Lesson Plan: The ID Project
Exploring Identity Through the Lens of Culture and Religion

Activities and Procedures

1. Warm-up/Conversation Starters

Write the word “identity” on the board and ask students to brainstorm its meanings. Keep track of students’ responses with a concept or mind map. Students will most likely begin to call out answers that fall into the following categories, among others:

  • possessions or material objects
  • interests
  • people/family
  • community
  • character traits
  • personality
  • goals
  • ethnicity
  • religion
  • geography

A question you might ask is whether identity is just another word for asking, "Who am I on the inside? Who am I on the outside?" Using this question as a springboard, have students explore what identity means for someone like President Barack Obama (of course, there are many prominent and well-known figures you might use for this activity).

Ask students to call out attributes of President Obama’s identity by thinking about the question: What makes Barack Obama who he is on the inside and the outside? Make a list on the board. Some answers that might come up may include: bi-racial, Hawaii, Kenya, Indonesia, his love of basketball, his hometown of Chicago, politician, lawyer, father, husband, Harvard graduate and now President. Through your questions, you’re making clear to students that all these are parts of Obama’s identity.

Wrap-up the activity by sharing the following definition of identity with students:

Identity is our sense of who we are. It is formed by a combination of many factors, including social ties such as our connections to a family, an ethnic group, a religion, a community, a school, or a nation. Our personal experiences also affect our identity. So do our values and beliefs.[callout]

Share with students that they are going to be reading and discussing oral histories where identity plays an important part in people’s views of and interactions with the world.

A concept or mind map is an organizing and brainstorming device where single words are enclosed in a rectangle and are connected to other concept boxes by arrows. Major concept boxes will have lines to and from several other concept boxes generating a network.

2. Questions for Class Discussion

As a class, read and discuss the related chapters of This Is Where I Need To Be, focusing on the following:

  1. Pick two oral histories from the book and compare the factors or characteristics the writers most associate with their identities. What do they have in common? How are they different? (Note to teachers: You may wish to use a Venn diagram for this question.)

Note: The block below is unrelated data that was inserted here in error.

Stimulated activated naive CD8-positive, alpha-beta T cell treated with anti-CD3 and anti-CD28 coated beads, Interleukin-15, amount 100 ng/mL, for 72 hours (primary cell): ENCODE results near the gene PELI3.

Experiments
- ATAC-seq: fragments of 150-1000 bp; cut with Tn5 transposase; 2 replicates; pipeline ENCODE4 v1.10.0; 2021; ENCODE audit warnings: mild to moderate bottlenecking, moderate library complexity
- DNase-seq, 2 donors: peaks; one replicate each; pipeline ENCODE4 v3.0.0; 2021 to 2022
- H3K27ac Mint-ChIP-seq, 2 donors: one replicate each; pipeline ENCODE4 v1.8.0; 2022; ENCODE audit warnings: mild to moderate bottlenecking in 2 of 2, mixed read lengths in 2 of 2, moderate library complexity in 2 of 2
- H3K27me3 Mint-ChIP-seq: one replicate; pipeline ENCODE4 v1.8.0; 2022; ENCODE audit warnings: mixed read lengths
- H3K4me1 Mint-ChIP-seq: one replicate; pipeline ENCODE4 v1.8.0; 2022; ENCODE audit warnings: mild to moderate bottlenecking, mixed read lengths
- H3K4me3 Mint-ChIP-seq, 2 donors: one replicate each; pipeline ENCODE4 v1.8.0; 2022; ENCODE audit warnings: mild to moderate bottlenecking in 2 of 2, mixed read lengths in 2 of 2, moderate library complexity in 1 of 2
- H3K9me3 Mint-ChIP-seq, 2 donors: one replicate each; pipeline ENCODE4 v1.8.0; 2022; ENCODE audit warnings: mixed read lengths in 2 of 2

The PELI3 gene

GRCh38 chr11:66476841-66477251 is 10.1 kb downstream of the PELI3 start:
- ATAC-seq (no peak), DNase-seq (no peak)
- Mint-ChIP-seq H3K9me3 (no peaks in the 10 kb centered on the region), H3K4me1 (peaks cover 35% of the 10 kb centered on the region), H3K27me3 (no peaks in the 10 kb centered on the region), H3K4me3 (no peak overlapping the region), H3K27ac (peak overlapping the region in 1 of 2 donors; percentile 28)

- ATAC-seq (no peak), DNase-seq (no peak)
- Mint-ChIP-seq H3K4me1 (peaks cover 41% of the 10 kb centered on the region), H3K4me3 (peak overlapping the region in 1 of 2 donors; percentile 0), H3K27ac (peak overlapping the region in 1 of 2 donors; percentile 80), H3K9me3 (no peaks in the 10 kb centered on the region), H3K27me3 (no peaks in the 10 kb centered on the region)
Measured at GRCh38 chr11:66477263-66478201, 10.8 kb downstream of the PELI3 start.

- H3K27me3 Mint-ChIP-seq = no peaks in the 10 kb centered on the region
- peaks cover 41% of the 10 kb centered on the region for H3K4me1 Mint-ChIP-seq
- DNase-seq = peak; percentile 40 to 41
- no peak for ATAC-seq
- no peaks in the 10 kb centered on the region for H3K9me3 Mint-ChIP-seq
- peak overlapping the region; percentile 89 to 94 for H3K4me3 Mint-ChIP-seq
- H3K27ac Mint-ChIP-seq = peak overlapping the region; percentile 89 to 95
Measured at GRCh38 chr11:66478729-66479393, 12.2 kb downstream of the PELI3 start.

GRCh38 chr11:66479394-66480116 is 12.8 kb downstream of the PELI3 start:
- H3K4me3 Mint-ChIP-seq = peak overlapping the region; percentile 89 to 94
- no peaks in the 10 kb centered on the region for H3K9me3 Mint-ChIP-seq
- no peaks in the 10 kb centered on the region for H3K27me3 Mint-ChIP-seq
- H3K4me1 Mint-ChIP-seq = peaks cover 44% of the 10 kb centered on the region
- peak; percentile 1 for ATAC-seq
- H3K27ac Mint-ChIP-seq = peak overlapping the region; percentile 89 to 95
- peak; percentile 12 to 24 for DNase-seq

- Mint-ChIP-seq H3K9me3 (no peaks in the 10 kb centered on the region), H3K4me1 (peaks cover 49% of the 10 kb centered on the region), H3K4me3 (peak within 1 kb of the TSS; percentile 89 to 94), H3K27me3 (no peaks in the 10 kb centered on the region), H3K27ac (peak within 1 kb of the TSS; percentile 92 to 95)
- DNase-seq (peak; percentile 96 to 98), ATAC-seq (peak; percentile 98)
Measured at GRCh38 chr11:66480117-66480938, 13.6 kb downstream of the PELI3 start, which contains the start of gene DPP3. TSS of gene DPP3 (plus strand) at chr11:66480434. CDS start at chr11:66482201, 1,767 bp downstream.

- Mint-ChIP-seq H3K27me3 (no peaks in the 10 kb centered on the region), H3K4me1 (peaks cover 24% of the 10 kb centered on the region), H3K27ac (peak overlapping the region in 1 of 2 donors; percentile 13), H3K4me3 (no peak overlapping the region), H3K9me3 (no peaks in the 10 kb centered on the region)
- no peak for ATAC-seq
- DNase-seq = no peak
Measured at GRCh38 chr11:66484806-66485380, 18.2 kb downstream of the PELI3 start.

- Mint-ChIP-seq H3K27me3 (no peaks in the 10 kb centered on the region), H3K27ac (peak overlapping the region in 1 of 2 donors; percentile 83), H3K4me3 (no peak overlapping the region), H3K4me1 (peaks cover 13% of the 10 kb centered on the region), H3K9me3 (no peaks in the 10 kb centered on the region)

2. How do religion, culture, and world events shape the identities of the authors featured in the book? Why do you think this is so? What about you? How do these factors impact or shape your identity?
  3. What do these stories tell you about the impact of the world on people’s identities? Does society or community change the way people perceive themselves? Find a passage from one of the oral histories to support your answer.
  4. On page 73, Nurah Ahmad recounts her experiences at both a public school and a Muslim private school. How do you think her time spent at both institutions strengthen her identity?
  5. Do these stories lead you to conclude that identity is static or ever-evolving? Multifaceted or one-sided? Explain your answer by using examples from the oral histories for support.
  6. Did you see aspects of yourself reflected in these stories? Do you better understand someone or yourself after reading these stories? Why or why not?

Related resources for this lesson plan.

“The Koran, punk rock and lots of questions,” by Erika Hayasaki
A compelling feature article and photo essay (November 19, 2008) from The Los Angeles Times about Muslim American teenagers search for identity.

Islamic Learning
This photo essay from Time magazine takes us inside an Illinois school where “two worlds” meet.

Five reasons to teach, This is Where I Need to Be.

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